Their ESG Risk Ratings measure a company’s exposure to industry-specific material ESG risks and how well a company is managing those risks. This approach to measuring ESG risk combines the concepts of management and exposure to arrive at an assessment of ESG risk – the ESG Risk Rating – which should be comparable across all industries. But some critics of this form of approach feel it is still too subjective and too industry-specific to be relevant. This criticism is relevant when you understand that the use of the ESG ratings and underlying scores may in future inform asset allocation. How might this better automated and controlled? Perhaps adding some AI might be useful to address this?
In one example, Deutsche Börse has recently led a USD 15 million funding round in Clarity AI, a Spanish FinTech firm that uses machine learning and big data to help investors understand the societal impact of their investment portfolios. Clarity AI’s proprietary tech platform performs sustainability assessments covering more than 30,000 companies,198 countries,187 local governments and over 200,000 funds. Where companies like Cooler Future are working on an impact investment app for everyday individual users, Clarity AI has attracted a client network representing over $3 trillion of assets and funding from investors such as Kibo Ventures, Founders Fund, Seaya Ventures and Matthew Freud.
What about ESG Indices? What do they tell us about risk?
Core ESG indexing is the use of indices designed to apply ESG screening and ESG scores to recognised indices such as the S&P 500®, S&P/ASX 200, or S&P/TSX Composite. SAM, part of S&P Global, annually conducts a Corporate Sustainability Assessment, an ESG analysis of over 7,300 companies. Core ESG indices can then become actionable components of asset allocation when a fund or separately managed accounts (SMAs) provider tracks the index.
Back in 2017, the Swiss Federal Office for the Environment (FOEN) and the State Secretariat for International Finance (SIF) made it possible for all Swiss pension funds and insurance firms to measure the environmental impact of their stocks and portfolios for free. Currently, these federal bodies are testing use case with banks and asset managers. Its initial activities will be recorded in an action plan, which is due to be published in Spring 2021.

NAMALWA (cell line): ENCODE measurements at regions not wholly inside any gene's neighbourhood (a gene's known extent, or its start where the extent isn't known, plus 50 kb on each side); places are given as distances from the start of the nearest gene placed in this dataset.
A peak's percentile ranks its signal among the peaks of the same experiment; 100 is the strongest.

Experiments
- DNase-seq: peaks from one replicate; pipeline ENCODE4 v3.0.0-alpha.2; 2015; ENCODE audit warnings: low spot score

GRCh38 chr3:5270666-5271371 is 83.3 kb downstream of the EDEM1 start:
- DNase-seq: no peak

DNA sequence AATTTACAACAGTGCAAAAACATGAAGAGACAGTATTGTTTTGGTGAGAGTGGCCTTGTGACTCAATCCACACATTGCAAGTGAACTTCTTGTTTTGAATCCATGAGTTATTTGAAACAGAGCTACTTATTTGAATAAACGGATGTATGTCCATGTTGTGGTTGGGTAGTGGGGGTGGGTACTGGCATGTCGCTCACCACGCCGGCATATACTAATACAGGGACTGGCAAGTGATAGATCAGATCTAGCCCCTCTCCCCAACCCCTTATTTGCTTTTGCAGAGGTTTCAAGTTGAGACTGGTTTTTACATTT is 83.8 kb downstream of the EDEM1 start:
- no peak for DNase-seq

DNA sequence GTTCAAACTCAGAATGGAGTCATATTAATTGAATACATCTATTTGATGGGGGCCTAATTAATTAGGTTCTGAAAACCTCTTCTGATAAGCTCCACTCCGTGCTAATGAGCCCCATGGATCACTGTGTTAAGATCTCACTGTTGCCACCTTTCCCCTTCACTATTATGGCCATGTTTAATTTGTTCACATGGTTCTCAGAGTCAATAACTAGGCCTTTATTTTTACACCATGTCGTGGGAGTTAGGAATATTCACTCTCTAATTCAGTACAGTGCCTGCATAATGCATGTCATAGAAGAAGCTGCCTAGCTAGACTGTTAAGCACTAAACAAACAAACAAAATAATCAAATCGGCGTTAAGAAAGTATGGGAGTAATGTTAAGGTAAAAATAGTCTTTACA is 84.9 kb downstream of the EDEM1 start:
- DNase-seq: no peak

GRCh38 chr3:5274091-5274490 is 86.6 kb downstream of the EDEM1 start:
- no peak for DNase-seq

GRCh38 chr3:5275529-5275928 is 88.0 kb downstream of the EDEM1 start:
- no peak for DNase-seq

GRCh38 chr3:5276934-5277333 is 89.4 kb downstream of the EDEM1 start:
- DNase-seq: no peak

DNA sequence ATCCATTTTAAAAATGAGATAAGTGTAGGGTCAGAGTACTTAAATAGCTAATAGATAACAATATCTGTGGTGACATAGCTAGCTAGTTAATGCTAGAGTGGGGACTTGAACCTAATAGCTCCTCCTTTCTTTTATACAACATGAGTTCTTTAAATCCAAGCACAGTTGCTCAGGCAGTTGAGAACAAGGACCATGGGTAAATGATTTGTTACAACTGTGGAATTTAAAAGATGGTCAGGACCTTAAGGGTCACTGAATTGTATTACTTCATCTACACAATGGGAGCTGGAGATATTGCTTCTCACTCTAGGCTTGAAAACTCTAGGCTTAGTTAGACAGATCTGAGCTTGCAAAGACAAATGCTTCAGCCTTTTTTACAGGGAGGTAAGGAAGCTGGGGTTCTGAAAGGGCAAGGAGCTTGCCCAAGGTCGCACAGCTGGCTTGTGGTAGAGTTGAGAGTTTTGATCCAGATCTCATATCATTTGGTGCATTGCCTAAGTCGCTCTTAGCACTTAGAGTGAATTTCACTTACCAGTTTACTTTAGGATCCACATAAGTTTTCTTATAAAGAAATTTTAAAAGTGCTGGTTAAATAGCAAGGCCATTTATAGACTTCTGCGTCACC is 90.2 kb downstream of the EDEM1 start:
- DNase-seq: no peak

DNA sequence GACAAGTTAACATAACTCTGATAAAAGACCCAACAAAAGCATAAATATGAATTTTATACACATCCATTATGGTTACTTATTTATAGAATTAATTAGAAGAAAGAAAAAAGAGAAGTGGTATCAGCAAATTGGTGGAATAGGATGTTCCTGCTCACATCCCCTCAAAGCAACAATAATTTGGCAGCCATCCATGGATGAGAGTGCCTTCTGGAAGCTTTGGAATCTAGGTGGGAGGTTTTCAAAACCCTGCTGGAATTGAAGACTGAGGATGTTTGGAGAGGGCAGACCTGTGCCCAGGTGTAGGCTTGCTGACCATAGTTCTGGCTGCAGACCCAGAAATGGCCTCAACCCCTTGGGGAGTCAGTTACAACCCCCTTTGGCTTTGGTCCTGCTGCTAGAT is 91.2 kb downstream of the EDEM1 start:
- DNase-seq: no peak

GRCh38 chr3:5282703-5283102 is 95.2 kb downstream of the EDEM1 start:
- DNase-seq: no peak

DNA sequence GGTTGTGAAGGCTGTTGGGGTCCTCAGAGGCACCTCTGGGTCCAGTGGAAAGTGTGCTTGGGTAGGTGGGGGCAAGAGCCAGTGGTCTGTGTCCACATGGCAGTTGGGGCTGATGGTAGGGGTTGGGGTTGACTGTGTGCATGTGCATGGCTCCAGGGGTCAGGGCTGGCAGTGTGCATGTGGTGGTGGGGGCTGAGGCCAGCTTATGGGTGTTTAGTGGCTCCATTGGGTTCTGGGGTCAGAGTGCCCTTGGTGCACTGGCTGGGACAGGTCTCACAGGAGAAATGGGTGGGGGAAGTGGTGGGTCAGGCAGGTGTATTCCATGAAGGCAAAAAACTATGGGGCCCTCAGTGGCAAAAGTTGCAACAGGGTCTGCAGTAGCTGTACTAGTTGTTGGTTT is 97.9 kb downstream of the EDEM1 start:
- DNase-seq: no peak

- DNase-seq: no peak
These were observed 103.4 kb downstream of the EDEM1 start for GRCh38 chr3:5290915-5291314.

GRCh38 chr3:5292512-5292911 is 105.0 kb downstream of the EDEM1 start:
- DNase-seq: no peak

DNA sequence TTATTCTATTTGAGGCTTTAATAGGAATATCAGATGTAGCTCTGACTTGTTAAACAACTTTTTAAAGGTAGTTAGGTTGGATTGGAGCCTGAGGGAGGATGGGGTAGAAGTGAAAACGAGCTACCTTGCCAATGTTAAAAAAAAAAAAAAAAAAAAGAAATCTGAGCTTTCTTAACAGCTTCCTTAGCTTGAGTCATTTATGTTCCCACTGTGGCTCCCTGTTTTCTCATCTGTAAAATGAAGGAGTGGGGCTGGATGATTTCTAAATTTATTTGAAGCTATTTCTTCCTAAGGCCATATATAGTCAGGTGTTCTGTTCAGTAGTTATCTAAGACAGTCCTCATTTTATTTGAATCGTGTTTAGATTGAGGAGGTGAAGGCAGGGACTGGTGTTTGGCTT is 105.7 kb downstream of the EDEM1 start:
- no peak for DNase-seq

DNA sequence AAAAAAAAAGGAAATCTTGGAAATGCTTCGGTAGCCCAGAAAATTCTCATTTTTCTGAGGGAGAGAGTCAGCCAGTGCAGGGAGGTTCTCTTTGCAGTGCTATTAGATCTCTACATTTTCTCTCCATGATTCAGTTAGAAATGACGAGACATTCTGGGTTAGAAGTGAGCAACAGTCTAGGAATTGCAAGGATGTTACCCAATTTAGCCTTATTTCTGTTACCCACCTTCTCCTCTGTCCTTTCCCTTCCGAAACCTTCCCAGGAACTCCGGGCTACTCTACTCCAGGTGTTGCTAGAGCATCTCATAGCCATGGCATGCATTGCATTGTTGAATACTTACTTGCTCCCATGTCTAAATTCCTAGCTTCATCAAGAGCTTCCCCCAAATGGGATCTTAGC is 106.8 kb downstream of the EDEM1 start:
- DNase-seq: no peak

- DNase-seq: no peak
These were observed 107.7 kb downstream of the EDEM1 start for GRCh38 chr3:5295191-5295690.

How can having a body of sustainable firms help create ESG metrics?
Creating ESG standard metrics and methodologies will be aided when there is a network of sustainable companies to analyse, which leads us to green fintech networks (GFN) of companies interested in exploring how their own technology investments can be supportive of ESG objectives. Switzerland is setting up a Green Fintech Network to help the country take advantage of the “great opportunity” presented by sustainable finance. The network has been launched by SIF alongside industry players, including green FinTech companies, universities, and consulting and law firms. Stockholm also has a Green Fintech Network that allows collaboration towards sustainability goals.
We should be curious about how ESG can provide decision-oriented information about intangible assets and non-financial risks and opportunities. More information and data from ESG data providers like SAM, combined with automation or AI tools can potentially provide a more complete picture of how to measure the long-term sustainable performance of equity and fixed income asset classes.
Singapore FinTech Festival 2020: Investor Summit
For more insights, attend the Singapore FinTech Festival 2020: Investor Summit which will cover topics tied to 2021 Investor Priorities, and Fundraising and exit strategies
There have been a few articles recently about investment companies looking to buy large national US retail companies, for example, JC Penney and Dillards. Their historical approach was to purchase the land and develop the sites as a retail centre and operate their stores. They then lease the remaining retail space to other retailers. It is a business model which has been in use for many decades.
Historically a long and deep negative economic cycle has caused some retail operators/developers to sell part of their operations. This happened in the US in 1995 with Sears. The real estate development and investment companies’ interest is in exploring if there is a higher and better use for the properties. That is the essence of land economics, going from a lower economic use to a higher income/value use.